The transitional villa emerged around 1910, as people began moving away from cramped city environments towards a more informal suburban lifestyle. The ‘transitional’ retained the villa plan but featured a pyramid roof -lower pitched than a villa- with extended barge boards in a variety of profiles. The evolution towards the bungalow style saw the introduction of larger, projecting veranda’s, one around the front entry and one accessed only from the interior. Exposed rafter eaves replaced boxed eaves and veranda decoration was much less elaborate.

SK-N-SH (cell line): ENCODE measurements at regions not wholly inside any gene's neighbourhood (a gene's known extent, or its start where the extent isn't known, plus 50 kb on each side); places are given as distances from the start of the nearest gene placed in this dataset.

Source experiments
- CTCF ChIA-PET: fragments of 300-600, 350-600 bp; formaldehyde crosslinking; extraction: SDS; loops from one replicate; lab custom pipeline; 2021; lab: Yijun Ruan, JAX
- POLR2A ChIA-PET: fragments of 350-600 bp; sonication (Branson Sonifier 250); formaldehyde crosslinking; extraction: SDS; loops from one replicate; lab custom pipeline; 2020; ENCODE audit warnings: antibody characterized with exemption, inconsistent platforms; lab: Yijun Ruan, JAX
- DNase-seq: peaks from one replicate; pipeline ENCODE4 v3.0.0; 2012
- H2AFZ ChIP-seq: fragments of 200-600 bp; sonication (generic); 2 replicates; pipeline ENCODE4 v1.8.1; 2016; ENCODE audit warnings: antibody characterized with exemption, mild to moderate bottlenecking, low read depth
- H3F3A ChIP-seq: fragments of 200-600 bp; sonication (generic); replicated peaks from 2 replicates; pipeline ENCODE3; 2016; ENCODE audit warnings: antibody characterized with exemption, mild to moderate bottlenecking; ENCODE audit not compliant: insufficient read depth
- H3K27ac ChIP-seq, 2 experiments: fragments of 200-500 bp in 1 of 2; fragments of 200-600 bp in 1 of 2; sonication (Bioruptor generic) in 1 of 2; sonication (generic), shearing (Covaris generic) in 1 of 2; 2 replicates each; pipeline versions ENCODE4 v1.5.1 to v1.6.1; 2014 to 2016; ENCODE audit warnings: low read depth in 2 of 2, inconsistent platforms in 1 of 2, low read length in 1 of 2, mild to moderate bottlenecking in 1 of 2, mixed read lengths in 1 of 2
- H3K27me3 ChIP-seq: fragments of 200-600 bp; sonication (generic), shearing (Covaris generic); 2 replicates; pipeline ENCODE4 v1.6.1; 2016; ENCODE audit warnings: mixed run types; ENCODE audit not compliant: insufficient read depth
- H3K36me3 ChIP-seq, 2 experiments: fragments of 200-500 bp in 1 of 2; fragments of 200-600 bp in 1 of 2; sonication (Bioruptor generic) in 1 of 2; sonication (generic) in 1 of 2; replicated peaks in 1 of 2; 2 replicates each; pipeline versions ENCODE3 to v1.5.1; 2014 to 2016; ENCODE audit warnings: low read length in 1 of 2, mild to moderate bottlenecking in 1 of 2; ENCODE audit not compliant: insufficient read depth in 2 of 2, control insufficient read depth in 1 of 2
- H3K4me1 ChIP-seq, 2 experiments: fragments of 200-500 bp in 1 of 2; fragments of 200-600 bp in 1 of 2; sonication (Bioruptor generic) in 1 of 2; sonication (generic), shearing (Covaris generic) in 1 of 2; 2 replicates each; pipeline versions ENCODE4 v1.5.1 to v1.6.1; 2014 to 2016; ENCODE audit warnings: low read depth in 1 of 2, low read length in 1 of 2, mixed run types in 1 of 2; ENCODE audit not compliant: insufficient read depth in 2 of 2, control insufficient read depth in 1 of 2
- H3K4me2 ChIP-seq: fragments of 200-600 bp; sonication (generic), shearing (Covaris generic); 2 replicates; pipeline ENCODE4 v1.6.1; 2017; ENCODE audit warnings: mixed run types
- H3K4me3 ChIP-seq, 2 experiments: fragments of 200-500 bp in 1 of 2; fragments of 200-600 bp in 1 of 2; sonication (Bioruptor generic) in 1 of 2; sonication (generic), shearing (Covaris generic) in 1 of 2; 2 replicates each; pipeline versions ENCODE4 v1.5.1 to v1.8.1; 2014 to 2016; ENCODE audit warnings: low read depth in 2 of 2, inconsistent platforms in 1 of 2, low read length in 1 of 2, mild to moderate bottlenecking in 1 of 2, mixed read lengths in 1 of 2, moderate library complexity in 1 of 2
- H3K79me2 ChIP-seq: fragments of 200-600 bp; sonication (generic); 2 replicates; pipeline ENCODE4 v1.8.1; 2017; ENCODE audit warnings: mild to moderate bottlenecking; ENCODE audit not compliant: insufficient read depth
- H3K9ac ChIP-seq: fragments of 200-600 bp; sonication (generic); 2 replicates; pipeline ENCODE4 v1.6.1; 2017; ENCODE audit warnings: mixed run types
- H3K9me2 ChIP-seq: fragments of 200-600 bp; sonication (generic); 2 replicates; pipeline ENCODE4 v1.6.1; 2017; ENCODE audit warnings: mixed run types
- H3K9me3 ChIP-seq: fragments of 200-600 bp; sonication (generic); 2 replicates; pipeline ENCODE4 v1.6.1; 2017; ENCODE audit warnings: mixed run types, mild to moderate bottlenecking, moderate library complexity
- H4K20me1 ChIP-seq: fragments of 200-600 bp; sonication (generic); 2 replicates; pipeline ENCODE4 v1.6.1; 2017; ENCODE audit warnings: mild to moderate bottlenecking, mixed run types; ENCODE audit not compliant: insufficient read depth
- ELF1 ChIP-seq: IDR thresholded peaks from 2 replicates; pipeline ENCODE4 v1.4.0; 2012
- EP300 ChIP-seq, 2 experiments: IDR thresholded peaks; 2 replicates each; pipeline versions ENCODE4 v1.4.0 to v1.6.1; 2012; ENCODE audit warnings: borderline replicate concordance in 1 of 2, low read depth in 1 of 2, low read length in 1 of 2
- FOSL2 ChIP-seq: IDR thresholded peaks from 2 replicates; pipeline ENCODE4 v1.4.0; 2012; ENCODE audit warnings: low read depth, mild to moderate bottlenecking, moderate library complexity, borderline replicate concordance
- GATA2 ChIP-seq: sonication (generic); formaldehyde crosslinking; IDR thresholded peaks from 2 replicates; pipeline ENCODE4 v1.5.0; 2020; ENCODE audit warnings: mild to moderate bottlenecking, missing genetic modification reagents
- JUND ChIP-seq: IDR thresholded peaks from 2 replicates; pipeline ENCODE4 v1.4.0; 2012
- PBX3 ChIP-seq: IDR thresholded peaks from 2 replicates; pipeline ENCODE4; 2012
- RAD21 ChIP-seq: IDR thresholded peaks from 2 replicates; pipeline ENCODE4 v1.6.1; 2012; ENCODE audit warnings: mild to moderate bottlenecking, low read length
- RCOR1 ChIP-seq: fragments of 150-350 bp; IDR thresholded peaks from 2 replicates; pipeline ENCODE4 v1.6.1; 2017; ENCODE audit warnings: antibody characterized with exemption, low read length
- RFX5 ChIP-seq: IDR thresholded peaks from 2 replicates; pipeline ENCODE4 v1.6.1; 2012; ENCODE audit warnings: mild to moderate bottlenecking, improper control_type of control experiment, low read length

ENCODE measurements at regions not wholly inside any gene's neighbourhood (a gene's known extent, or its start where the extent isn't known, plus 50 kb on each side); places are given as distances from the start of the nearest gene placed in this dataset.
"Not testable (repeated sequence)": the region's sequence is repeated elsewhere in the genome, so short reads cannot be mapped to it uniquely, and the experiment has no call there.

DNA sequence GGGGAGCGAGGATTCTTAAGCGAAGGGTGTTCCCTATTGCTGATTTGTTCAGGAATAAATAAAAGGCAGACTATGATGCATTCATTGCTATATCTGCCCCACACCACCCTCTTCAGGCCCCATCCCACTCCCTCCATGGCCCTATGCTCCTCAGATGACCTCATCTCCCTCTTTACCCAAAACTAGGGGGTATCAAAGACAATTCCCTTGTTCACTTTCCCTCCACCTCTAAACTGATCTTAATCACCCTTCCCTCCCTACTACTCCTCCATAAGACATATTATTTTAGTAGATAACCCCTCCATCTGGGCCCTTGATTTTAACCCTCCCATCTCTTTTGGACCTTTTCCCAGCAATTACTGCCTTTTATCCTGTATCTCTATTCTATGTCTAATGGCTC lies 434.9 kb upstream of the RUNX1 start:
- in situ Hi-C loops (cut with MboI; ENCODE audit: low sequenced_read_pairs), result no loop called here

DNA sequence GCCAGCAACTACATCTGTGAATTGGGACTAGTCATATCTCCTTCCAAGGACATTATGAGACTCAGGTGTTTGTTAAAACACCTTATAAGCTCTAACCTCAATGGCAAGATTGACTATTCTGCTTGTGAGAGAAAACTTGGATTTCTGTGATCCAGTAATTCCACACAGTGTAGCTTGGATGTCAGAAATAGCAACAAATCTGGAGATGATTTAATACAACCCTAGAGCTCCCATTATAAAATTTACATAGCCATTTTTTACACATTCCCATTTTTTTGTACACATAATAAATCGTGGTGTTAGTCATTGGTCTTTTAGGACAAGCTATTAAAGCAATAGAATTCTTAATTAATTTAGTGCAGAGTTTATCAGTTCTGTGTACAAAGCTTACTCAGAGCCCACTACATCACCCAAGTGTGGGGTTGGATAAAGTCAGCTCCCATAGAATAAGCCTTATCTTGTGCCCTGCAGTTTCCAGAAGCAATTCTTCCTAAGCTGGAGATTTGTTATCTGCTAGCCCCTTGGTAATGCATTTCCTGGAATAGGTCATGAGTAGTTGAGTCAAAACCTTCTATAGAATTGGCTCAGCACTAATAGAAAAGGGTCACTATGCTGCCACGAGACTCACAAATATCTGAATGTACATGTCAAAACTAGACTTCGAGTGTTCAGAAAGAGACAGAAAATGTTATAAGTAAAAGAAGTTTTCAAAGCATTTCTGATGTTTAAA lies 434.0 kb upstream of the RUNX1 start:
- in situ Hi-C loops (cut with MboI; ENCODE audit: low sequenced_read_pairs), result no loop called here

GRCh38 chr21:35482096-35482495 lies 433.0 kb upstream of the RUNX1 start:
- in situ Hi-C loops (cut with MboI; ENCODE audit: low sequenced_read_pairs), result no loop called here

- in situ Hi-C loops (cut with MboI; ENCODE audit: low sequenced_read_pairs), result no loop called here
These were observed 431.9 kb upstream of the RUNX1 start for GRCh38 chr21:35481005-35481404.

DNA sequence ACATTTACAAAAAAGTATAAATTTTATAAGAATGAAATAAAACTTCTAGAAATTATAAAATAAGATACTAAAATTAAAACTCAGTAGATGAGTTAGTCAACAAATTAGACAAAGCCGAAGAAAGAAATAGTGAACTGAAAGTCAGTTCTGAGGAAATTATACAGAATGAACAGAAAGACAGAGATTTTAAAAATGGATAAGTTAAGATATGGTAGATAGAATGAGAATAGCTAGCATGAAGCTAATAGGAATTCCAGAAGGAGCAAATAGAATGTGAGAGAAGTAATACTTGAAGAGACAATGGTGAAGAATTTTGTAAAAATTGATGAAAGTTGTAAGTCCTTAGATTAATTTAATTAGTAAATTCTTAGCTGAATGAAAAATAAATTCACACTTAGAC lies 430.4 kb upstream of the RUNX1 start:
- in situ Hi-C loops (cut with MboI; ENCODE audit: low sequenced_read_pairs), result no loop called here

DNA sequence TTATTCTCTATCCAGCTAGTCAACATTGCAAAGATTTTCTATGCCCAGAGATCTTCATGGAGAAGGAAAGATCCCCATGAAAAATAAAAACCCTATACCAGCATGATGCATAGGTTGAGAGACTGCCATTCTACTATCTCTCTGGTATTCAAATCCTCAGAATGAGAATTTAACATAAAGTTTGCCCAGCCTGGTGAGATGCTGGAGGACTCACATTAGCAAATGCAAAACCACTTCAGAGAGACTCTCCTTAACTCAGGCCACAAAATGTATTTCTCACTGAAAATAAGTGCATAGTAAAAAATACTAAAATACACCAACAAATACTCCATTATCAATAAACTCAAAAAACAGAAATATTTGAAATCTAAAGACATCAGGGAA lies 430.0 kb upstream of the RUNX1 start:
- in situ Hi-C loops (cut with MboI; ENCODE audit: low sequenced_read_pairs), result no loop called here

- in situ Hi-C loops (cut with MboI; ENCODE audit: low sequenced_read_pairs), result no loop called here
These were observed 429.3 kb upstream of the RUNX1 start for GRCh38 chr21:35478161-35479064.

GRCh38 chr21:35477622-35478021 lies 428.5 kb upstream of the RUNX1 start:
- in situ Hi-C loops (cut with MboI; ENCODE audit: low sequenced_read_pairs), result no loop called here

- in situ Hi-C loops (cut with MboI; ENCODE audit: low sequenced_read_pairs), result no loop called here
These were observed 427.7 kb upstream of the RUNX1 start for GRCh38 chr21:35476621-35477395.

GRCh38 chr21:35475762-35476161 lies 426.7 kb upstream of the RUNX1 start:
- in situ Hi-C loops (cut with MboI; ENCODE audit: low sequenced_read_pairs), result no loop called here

The more relaxed Californian bungalow superseded the villa after the First World War. They epitomised modern living and drew on the ‘arts and crafts’ style. Interior design included Carrara hand plastered ceiling patterns, exposed beams and half-timber walls. What was once the parlour, was now a living room and the front door often opened into it. The emergence of modern conveniences such as electric cookers saw the once cramped scullery grow into a ‘kitchenette.’ Notably, bathrooms were shifted from the rear to the middle of the house, reflecting a greater awareness of hygiene. Outside, the roof was low-pitched gabled or hipped; bow windows with fanlight and casement windows let the light in and longer, deeper verandas, were built for entertaining on. For privacy, the front door porch was usually positioned away from the street frontage.